Gold jewels and henna tattoos create an exuberant Hindu celebration

On the morning of her September wedding, Ratna Desai, 32, heard a knock on her bedroom door. Her father, Suresh, yoga mats in hand, ushered Ratna to the living room for the special ritual he'd introduced to her when she was a girl in Bombay. As they did their Vinyasa poses, which focus on breath to strengthen the body and build energy, “Dad told me that everything was going to be perfect at my wedding. It calmed me down and set the tone for the day,” recalls Ratna.

Hours later, she and her fiancé, Louis Pugh, 35, stood under a mandap (wedding canopy) on the grounds of the 94-year-old Kohl Mansion, a grand English-style estate in Burlingame, California. There, the 170 guests witnessed a traditional Hindu service infused with original sentiments that were written by the bride and groom. “It was important to us that the ceremony come across as the celebration of a union of two individuals, rather than the bride being given to the husband,” explains Louis. As strains of classical Indian music filled the gardens, friends and family made their way into the mansion, where a buffet featured more than a dozen Indian specialties, including chicken tikka and potatoes with mint-coriander curry. For their first dance, the couple chose a decidedly Western tune—Sade's “Your Love is King.” “Just as my father promised,” says Ratna, summing up her wedding day, “it was perfect.” —Hillary Quinn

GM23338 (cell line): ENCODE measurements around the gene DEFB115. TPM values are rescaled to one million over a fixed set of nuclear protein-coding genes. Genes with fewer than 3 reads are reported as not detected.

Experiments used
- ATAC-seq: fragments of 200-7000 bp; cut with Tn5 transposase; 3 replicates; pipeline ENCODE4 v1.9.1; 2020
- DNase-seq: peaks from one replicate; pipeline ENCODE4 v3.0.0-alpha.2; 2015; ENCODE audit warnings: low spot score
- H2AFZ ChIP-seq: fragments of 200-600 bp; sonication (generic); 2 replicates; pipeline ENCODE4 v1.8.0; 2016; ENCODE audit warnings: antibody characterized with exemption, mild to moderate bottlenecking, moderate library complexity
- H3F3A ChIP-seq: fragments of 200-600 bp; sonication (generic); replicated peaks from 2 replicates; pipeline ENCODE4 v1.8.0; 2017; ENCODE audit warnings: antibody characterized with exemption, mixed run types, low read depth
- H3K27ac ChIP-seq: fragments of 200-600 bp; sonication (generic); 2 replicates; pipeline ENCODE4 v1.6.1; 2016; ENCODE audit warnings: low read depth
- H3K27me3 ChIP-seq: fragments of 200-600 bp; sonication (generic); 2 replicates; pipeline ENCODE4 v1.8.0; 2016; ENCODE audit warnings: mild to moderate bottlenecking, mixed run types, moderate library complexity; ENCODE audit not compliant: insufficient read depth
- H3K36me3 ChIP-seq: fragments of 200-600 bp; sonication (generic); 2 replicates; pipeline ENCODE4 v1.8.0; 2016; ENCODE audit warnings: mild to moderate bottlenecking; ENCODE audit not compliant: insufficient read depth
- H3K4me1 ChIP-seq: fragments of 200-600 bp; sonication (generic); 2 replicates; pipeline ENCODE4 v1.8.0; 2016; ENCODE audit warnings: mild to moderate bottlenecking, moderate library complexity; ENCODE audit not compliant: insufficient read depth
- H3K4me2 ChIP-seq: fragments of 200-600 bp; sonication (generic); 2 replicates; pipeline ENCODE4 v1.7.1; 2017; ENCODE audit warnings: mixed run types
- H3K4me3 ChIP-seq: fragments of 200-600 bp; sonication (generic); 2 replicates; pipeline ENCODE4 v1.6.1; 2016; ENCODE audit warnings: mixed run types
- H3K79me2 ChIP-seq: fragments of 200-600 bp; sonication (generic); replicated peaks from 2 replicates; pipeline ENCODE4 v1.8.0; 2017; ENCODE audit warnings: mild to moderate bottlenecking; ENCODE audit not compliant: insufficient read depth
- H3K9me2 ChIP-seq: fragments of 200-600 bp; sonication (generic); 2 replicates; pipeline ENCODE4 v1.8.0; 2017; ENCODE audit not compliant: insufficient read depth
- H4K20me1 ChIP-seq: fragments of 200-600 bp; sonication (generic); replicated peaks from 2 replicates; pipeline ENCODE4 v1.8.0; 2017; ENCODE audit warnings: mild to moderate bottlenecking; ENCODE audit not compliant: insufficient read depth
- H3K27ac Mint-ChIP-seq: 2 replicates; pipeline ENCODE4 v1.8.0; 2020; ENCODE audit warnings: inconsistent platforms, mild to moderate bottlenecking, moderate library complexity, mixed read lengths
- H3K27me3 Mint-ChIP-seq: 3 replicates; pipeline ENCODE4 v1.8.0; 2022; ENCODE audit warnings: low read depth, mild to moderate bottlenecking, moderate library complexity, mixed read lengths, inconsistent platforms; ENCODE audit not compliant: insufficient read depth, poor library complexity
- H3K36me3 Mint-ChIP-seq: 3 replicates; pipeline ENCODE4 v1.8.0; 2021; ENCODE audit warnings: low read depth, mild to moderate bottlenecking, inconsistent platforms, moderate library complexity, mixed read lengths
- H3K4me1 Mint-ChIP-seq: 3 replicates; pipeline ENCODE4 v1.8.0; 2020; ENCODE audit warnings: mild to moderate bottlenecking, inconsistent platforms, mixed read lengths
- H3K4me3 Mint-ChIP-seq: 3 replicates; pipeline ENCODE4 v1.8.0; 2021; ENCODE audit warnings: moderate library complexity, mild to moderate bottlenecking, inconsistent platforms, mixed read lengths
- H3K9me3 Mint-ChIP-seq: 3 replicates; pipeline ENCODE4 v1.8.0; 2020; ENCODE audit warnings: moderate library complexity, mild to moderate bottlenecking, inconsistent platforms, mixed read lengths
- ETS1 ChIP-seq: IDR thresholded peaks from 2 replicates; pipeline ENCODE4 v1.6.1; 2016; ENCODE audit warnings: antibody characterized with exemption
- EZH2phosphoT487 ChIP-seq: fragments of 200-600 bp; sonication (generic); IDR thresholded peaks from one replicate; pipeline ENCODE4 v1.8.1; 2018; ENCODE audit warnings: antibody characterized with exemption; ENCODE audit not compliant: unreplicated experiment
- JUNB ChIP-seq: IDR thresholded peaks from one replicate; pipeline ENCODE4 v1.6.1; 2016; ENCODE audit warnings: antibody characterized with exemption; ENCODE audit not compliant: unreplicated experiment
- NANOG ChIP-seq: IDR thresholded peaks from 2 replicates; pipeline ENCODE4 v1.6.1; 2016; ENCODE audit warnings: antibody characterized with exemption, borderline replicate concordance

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A Sentimental Note: At midnight on her wedding eve, Ratna penned notes to her parents and future in-laws, which were delivered the following morning by her wedding planner, Amy Nichols. “I wanted to do something reflective with the quiet time,” says Ratna.
Crown Jewels: The bride's grandmother, who couldn't travel from India to California for the wedding, helped Ratna and her mom choose the gold ceremonial jewelry, including the mang-tikki that rests on a bride's hairline. “It was her way of participating,” says Ratna.
Free Throw: To mark the ceremony's end, the priest and guests showered the couple with rose petals, symbolizing blessings of happiness and prosperity.

Musicians played the sitar and tabla (drums).

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